52 articles From: "May 2019"

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I have heard that wheat is starting to flower in parts of southern Indiana, and the Fusarium risk forecast is still red for most of the state indicating a high-risk potential for infection. Recent weather conditions will only continue to promote the high risk.

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Moth flights for both black cutworm and armyworm have been impressive this spring. Unworked/untreated fields are plentiful, and so is the plant life, meaning that there has been no shortage of egg-laying opportunities for these pests. Once soils dry, there will be no luxury of time to prevent a green-bridge, that is to starve the small larvae before they switch from feeding on the dying weeds/cover crops to the emerging crop. So, should one be tempted to be proactive and add some “cheap” insecticide in with the burn-down herbicides. A few factors to consider: First, seed-applied insecticides and many varieties of Bt-traited corn offer some suppression of black cutworm. The systemic activity of the seed-applied insecticide, and/or the protein production of the Bt-corn are optimal when the corn seedling is actively growing, not so much when corn is stressed. Their performance against larger larvae, >0.5”, is greatly reduced, meaning the[Read More…]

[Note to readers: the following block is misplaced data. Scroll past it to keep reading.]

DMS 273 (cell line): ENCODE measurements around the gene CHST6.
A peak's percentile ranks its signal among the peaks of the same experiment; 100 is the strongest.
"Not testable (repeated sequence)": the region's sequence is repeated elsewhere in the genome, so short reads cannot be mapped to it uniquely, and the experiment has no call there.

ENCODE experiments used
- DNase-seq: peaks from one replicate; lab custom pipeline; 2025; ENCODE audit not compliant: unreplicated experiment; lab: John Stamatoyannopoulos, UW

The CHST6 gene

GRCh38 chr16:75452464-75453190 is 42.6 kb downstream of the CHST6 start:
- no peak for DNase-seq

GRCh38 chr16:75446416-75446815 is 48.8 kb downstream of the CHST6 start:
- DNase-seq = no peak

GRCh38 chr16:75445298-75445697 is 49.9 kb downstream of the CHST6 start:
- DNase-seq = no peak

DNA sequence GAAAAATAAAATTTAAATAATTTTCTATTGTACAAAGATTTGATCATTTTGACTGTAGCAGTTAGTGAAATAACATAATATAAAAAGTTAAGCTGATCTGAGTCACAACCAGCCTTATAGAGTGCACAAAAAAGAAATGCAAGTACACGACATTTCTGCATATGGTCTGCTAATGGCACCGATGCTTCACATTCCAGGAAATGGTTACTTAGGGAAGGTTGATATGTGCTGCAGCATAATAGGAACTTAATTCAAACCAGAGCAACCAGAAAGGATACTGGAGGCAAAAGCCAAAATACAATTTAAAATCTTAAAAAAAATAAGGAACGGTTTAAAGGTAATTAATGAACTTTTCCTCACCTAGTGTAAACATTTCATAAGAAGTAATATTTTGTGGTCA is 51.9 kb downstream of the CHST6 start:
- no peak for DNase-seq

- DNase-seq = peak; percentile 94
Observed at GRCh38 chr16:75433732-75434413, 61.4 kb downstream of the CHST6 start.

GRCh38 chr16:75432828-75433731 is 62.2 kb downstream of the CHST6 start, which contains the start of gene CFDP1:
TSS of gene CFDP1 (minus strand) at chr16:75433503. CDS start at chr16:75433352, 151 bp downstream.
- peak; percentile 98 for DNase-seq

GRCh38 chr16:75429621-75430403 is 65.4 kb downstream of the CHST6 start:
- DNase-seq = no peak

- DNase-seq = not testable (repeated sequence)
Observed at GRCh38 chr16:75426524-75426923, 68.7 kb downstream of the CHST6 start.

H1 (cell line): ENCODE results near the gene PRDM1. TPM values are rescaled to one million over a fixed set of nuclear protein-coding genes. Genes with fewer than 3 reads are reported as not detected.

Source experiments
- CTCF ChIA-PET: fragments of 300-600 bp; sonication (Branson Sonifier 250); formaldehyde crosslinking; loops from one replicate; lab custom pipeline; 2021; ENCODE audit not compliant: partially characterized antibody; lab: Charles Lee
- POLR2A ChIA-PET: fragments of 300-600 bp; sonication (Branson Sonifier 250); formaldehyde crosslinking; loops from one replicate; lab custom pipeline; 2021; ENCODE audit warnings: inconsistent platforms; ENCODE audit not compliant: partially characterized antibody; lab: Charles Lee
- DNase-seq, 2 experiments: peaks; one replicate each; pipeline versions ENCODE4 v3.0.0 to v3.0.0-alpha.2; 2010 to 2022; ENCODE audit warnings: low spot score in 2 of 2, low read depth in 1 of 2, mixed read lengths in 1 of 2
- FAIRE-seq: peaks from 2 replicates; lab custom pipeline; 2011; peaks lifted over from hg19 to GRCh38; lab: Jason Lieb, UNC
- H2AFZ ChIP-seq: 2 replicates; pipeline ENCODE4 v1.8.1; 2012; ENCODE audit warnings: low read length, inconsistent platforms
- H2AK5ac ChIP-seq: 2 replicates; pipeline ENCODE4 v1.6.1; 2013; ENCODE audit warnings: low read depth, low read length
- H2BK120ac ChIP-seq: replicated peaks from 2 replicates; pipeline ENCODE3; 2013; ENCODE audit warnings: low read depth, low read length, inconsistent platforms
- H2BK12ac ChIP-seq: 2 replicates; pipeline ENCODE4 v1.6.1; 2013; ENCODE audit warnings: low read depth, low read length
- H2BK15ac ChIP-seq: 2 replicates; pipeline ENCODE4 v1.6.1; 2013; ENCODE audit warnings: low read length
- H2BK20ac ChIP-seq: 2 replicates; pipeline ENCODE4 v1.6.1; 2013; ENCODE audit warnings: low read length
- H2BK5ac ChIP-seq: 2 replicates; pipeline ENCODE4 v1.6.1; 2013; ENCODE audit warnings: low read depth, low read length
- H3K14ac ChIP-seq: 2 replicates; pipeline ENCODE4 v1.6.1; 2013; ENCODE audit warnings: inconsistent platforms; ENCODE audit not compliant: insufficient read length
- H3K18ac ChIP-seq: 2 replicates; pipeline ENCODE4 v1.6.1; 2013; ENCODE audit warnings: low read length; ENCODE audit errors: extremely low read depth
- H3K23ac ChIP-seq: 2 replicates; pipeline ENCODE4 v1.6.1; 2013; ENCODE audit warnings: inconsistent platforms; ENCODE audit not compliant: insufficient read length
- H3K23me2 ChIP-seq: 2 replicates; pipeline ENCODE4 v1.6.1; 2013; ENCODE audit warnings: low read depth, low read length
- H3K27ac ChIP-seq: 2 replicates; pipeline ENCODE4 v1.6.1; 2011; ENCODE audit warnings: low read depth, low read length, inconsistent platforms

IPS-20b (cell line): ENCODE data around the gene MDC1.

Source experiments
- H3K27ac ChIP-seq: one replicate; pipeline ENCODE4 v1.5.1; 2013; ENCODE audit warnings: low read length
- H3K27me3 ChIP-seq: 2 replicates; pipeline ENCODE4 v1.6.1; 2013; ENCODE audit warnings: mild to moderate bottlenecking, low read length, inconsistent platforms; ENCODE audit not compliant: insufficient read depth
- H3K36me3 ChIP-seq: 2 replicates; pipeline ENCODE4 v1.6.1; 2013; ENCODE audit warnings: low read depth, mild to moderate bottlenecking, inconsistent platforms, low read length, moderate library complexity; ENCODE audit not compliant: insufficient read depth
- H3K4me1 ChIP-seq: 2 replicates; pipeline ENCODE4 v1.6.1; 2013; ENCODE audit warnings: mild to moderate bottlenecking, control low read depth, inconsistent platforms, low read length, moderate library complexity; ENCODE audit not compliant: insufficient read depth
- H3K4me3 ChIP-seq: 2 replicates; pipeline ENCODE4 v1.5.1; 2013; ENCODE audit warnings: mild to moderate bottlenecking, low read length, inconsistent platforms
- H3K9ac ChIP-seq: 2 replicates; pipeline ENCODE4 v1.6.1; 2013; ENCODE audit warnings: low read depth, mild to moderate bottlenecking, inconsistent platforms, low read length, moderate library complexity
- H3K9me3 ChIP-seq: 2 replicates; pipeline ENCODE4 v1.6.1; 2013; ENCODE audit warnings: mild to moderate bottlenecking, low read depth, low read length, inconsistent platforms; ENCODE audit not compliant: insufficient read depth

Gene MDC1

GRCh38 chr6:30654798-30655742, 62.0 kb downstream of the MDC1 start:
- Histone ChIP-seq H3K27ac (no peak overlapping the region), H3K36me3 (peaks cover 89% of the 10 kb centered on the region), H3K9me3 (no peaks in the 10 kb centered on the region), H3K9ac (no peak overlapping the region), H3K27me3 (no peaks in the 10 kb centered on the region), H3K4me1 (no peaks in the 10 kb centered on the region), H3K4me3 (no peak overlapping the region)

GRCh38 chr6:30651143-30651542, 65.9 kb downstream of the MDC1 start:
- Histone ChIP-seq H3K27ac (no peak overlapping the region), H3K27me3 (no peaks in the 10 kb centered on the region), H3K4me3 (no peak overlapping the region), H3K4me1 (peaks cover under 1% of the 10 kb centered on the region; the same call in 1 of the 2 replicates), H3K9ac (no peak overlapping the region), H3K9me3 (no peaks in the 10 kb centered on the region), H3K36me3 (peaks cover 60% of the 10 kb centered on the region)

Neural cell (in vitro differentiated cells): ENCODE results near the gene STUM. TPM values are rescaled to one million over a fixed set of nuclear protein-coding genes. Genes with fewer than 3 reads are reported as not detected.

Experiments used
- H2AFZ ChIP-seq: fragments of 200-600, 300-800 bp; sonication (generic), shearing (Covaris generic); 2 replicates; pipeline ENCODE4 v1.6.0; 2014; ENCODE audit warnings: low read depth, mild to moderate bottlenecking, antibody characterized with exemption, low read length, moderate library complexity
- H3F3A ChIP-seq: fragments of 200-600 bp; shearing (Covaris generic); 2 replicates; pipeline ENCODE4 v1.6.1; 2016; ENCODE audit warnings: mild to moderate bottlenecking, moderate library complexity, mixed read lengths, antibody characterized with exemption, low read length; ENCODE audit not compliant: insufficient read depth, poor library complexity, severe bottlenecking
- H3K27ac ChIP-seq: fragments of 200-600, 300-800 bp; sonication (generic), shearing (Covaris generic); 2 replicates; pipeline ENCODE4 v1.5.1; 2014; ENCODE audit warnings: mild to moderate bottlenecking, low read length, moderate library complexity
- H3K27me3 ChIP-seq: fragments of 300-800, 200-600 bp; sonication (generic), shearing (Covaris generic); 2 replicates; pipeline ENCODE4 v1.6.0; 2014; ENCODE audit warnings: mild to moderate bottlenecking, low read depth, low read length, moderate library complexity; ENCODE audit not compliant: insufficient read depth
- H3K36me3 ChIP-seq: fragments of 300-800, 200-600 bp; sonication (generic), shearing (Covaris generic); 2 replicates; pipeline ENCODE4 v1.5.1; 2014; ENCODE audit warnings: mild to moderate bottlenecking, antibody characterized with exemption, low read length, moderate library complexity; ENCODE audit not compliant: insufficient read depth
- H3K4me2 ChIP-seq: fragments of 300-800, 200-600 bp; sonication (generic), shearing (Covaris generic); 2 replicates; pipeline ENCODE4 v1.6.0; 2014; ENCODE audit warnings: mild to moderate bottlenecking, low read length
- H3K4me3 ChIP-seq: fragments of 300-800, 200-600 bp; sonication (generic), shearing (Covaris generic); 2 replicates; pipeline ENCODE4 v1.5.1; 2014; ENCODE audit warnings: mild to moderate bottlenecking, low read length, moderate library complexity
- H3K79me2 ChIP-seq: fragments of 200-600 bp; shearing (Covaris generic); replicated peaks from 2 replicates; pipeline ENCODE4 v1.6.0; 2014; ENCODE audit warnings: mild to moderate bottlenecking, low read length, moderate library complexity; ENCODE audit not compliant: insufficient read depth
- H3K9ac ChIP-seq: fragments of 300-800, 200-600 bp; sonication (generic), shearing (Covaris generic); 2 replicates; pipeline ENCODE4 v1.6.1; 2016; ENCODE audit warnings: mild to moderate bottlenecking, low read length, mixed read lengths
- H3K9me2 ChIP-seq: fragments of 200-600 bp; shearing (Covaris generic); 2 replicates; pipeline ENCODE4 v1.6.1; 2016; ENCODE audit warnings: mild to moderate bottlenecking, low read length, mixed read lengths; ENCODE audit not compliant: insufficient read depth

Adoption of Xtend soybeans is expected to reach 70-80% of the soybean acres in the U.S. in 2019. The approval of Enlist E3 soybean imports by China and the Philippines earlier this year has allowed for full commercialization in the U.S. and provided farmers with another auxin herbicide (2,4-D choline) in their soybean weed management programs.

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Delayed planting seasons create a lot of frustrations for everyone involved with planting crops. One of the agronomic questions that comes up when planting is seriously delayed is whether farmers should consider switching from their normal full-season maturity hybrids to shorter-maturity hybrids. The question is based, of course, on the perceived risk of the crop not reaching physiological maturity before a killing fall freeze and the yield losses that could result. A related, and economic, concern with delayed planting of normal full-maturity hybrids is the risk of high grain moisture contents at harvest and the resulting costs incurred by artificial drying of the grain or price discounts by buyers. Bottom Line Delayed planting certainly reduces the growing season for corn, both in terms of calendar days but more importantly in terms of available GDDs for the plants to safely mature before a fall frost or killing freeze. The good news[Read More…]

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